How the news addiction is bleeding the media and advertising industries
Apr 5, 2017
SEO richest words: news
How news addiction is damaging media and advertising industries, fueled by irrational obsession with novelty and inflated valuations.
Following anything in the media today is a frustrating exercise in FOMO control, but once in a while, some things hook you. An interview with a top exec from Digiday's advertising had this effect on my media debriefing after a colleague's post. The exec spoke, bluntly, about how the advertising industry (and the media industry, by extension), has a fetish for novelties that is completely irrational. Until the system finds some checks and balances, the situation will only get worse.
The question here: well, part of it is in the DNA of an industry that thrives on predictions about future markets. More than any other sector, the technology niche forcibly assesses and bets on what will happen and to a certain extent ignores reality. The distortion of reality, however, is not in the speculative nature of the niche, but in the runaway hype that the last decade has exponentially amplified. The business logic that applies to all industries has been replaced by an approach in which what matters is not what the thing is, but what it seems - and promises.
Millionaire Warren Buffett, who became the messiah of safe investment after the 2008 crash due to his caution and efficiency in investments, has a mantra: "I never put a penny into a business that I can't understand how it will make money".
In theory, this is the voice of capitalism incarnate. Businesses never have a purpose other than to achieve the highest possible return. From Adam Smith to today, through Karl Marx's reading of Das Kapital, no economist would disagree. But in the technology environment, participants feel free to put money into what they don't understand (and sometimes, into what no one understands).
The evaluation of a start-up (any, not only media-tech niche) is done on concrete values, without room for "guesses" (this is a simple but functional infographic), but things have gone awry. Three months ago, Tech Crunch ran an article addressing the exaggeration of "unicorn" valuations that ends like this:
The bubble will not continue forever. Sectors that used to be super hot such, as cloud computing or mobile apps, are not disruptive anymore, and in a few years AI and automotive will also lose their shine. It will still take quite a few years for all these innovative companies to meet real infrastructure and cultural change, and the innovation industry is about to crunch. When that happens, consumers will realize they don’t need so many me-too products around them, and as the interest rates begin to rise again and VC vintages are over, we may see valuations turn the current game much more “interesting” — or perhaps even a much less friendly term.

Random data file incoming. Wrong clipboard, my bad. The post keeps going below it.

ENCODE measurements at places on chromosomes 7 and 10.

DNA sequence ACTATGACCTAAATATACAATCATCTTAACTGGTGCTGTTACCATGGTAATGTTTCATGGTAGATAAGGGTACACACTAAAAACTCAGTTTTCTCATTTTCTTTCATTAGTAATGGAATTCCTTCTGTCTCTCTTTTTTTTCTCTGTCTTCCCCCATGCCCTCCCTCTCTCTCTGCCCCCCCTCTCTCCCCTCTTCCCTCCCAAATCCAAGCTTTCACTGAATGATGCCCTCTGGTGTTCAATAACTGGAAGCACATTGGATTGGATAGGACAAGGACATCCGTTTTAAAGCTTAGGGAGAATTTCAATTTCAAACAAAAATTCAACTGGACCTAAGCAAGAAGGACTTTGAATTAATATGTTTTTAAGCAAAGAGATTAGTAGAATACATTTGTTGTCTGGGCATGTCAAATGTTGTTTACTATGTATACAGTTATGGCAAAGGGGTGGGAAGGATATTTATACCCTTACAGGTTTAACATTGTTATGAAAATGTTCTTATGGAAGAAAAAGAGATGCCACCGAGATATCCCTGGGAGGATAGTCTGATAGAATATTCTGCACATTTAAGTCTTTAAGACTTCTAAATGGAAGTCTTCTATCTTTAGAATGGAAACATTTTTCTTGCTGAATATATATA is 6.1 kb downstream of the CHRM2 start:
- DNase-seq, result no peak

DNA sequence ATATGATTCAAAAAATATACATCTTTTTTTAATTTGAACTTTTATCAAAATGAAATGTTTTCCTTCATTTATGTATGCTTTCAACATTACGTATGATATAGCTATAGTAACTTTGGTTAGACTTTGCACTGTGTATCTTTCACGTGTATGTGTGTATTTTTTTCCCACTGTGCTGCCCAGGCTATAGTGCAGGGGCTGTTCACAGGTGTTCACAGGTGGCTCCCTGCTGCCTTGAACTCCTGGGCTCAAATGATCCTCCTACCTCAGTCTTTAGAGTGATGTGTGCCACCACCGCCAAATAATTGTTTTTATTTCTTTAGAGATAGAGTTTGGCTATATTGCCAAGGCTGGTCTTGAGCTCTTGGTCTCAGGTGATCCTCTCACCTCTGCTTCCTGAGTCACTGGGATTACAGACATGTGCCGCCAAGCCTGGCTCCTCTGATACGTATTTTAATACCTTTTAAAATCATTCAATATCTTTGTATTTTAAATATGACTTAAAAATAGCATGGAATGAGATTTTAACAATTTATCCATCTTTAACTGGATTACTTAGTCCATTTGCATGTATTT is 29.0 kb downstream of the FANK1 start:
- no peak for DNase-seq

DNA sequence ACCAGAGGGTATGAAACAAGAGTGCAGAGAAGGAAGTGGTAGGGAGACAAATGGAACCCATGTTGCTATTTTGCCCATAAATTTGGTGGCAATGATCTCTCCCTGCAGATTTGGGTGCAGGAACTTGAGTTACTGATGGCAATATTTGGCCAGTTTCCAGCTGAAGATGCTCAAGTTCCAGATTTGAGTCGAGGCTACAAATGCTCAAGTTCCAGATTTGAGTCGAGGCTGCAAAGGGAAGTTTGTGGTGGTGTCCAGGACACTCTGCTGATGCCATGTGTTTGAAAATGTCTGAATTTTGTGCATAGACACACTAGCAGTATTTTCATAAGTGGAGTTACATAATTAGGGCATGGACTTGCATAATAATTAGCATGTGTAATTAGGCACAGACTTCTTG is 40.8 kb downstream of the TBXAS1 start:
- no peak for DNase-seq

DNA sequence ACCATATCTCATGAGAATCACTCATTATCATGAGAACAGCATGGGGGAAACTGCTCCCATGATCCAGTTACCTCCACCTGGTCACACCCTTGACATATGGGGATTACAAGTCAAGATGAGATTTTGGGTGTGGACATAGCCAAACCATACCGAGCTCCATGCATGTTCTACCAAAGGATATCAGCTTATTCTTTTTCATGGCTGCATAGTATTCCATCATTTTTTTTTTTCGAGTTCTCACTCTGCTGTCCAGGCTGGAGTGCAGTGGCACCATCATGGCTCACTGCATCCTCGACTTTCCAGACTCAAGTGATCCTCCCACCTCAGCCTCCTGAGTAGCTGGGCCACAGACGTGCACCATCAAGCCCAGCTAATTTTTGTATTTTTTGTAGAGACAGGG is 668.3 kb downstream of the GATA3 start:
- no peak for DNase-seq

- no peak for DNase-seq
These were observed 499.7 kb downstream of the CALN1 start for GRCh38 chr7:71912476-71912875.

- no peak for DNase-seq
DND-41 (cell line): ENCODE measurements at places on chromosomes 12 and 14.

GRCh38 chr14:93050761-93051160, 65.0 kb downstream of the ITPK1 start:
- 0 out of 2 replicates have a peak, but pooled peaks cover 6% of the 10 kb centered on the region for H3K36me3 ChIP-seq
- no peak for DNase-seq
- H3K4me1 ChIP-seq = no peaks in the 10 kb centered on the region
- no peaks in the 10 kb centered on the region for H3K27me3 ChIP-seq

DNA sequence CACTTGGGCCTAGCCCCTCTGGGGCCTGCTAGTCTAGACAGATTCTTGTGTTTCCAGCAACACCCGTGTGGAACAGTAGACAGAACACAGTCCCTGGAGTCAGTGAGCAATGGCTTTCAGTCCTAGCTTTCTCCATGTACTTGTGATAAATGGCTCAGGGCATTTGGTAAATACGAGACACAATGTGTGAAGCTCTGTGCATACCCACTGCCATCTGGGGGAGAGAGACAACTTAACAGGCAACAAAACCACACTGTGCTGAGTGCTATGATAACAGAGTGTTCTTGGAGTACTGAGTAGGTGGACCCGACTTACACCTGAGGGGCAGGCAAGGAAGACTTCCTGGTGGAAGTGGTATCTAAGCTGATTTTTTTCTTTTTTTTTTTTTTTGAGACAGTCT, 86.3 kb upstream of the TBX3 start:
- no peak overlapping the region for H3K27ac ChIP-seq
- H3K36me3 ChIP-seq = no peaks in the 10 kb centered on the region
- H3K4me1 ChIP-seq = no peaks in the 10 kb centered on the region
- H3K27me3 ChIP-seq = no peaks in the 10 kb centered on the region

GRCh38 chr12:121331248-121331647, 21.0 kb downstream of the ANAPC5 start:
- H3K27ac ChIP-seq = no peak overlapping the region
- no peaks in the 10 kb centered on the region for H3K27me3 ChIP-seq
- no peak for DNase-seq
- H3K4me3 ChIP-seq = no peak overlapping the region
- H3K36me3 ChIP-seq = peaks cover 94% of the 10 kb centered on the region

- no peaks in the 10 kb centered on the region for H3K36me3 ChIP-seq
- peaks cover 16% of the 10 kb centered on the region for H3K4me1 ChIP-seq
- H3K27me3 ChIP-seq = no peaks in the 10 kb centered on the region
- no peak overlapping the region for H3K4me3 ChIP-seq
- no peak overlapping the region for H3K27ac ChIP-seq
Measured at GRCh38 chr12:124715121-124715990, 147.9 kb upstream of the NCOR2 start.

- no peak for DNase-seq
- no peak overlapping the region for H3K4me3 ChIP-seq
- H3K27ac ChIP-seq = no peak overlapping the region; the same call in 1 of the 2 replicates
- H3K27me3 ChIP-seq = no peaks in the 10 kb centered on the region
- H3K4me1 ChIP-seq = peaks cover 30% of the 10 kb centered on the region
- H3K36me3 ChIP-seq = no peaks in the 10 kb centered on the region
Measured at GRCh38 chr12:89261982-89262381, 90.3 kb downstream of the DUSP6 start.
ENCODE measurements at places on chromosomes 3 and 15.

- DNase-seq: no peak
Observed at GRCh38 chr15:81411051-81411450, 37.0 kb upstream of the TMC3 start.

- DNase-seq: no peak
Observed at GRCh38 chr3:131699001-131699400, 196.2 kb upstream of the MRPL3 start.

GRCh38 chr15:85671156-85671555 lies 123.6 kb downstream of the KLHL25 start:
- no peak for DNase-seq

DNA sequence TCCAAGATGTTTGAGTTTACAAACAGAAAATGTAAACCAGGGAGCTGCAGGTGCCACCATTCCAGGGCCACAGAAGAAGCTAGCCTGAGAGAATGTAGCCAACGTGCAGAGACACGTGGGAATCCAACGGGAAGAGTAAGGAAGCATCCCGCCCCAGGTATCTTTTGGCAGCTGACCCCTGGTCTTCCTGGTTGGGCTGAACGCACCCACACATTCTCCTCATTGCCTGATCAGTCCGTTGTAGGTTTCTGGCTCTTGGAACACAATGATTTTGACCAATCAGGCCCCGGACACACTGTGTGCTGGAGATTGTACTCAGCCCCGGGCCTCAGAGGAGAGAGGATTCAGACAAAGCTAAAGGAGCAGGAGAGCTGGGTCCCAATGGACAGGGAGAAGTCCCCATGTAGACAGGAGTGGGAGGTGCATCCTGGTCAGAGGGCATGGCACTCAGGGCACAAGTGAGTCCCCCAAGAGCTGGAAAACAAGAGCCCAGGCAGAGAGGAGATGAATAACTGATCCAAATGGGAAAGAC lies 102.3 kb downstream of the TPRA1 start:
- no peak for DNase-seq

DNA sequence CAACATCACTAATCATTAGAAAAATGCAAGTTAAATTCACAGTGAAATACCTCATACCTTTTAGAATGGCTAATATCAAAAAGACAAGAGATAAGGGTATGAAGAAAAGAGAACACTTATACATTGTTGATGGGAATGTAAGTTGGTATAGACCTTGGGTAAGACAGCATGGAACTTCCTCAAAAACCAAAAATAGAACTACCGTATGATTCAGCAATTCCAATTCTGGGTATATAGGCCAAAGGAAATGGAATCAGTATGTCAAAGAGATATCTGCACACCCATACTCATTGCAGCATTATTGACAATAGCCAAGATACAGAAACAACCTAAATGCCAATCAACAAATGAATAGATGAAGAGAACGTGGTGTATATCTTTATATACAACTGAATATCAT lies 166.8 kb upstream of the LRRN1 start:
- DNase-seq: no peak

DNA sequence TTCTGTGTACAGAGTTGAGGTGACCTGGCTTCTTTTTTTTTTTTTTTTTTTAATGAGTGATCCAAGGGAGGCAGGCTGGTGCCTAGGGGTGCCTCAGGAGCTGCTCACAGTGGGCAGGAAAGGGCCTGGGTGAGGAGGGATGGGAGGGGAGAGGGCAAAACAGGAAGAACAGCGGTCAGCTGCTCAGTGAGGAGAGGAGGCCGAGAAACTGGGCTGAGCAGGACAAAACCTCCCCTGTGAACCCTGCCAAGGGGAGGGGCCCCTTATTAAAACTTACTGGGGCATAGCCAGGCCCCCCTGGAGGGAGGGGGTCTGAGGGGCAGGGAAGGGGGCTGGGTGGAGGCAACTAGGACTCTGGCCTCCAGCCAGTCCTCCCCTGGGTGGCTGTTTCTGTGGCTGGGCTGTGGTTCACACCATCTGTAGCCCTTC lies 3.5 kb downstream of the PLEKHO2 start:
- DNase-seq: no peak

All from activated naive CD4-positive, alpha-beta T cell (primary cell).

Doesn't sound encouraging, does it? But it's worse than that: the problem isn't just that competitors in a certain niche won't survive and even companies that achieve surreal success may turn out to be far less profitable than their carefully crafted business plans proposed. Just think that Twitter, which is by far the most useful tool for society as a whole, failed in its revenue targets and ended up being sold to Disney, largely due to the relationship of one of its founders on the board of the world's largest entertainment company.
At the end of 2015, in his first speech to the newsrooms of a major media company, a well-known name in American journalism challenged his own subordinates by determining that they should forget about wanting to be successful with Manhattan audiences and other sophisticated centers to pay attention to Midwestern American families, because (here, my observation) 99.9% of the world's broad media operations only have a chance to sustain themselves when aimed at massive audiences and not, trendy elites of chic neighborhoods.
Translating: if you don't want to talk to a niche, you need to talk to everyone - and not to those who are cool. A select group of cunning middle-men are skinning advertisers and publications by selling technological solutions that are very attractive, but that sell little fish at the end of the day. The account only closes with the fish sold.
It's true that it's much more seductive to talk to those who are cool than to "the crowd". It's much better to be the investor of a company that bets on the exploration of Jupiter than on a micropayment app in Africa, but the real world makes no concessions and before going to Jupiter, the market needs to solve the problem of micropayments in Africa. The valuations of technology companies, with particular incidence in the media, continue to move away from reality even after symptoms that the flight is not in clear skies (such as Buzzfeed's halving of annual revenue forecast).
This is a clear symptom of the "bubble" mentioned by Tech Crunch and is totally in harmony with the historical reading of moments shortly before the implosion of overheated markets. But we don't learn, do we? The irrational moment in the world is not only in what elects Trump and "bombs" the chances of Dória and Bolsonaro. It is systemic, not localized.